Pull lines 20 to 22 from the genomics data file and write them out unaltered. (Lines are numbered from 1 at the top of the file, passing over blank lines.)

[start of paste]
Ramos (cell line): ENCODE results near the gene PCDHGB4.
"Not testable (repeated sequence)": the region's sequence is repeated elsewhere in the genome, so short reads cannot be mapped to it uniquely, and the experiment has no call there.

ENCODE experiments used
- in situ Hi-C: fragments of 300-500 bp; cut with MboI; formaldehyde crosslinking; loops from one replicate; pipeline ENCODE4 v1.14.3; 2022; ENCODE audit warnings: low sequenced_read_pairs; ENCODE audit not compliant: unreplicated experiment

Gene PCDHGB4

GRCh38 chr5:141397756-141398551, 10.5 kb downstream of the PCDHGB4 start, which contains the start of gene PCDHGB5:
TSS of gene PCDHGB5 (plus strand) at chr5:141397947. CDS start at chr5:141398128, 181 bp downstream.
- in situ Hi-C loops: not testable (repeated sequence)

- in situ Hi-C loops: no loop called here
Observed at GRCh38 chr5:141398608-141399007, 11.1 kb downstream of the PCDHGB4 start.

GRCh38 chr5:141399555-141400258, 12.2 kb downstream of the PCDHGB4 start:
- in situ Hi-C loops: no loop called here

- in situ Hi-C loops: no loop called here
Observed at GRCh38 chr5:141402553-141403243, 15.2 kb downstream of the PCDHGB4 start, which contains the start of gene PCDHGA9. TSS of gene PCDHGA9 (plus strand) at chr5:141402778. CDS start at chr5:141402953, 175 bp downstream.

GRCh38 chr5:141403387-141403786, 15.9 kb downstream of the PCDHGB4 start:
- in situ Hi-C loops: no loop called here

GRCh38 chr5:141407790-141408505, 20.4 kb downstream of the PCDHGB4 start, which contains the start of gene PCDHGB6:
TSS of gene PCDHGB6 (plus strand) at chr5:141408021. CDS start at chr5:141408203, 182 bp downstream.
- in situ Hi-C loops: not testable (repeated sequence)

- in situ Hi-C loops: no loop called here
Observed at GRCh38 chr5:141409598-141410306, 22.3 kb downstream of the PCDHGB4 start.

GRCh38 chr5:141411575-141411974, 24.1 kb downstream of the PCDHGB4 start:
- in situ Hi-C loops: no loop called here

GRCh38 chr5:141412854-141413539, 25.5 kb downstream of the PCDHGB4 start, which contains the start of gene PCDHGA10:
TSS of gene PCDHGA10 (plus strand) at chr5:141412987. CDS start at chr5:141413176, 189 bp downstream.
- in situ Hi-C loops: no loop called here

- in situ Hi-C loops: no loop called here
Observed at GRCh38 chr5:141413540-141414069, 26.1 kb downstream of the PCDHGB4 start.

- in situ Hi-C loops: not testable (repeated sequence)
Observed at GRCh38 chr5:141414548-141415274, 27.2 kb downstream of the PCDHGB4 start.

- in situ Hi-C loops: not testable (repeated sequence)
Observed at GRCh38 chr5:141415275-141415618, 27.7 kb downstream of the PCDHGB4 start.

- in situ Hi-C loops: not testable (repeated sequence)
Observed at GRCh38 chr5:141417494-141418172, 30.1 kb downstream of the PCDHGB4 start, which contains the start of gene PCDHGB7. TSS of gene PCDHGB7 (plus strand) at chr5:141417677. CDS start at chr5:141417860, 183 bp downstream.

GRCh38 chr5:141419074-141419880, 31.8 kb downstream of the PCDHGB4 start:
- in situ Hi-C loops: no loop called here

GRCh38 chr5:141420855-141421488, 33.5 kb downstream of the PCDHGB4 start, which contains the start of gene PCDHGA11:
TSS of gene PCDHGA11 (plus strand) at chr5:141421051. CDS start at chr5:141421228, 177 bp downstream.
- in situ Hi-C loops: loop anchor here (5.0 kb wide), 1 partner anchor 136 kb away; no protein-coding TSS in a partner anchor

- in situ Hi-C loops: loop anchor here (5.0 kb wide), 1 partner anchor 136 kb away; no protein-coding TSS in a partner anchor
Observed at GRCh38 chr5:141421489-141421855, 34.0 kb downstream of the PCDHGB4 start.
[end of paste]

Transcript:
- in situ Hi-C loops: no loop called here
Observed at GRCh38 chr5:141409598-141410306, 22.3 kb downstream of the PCDHGB4 start.

GRCh38 chr5:141411575-141411974, 24.1 kb downstream of the PCDHGB4 start: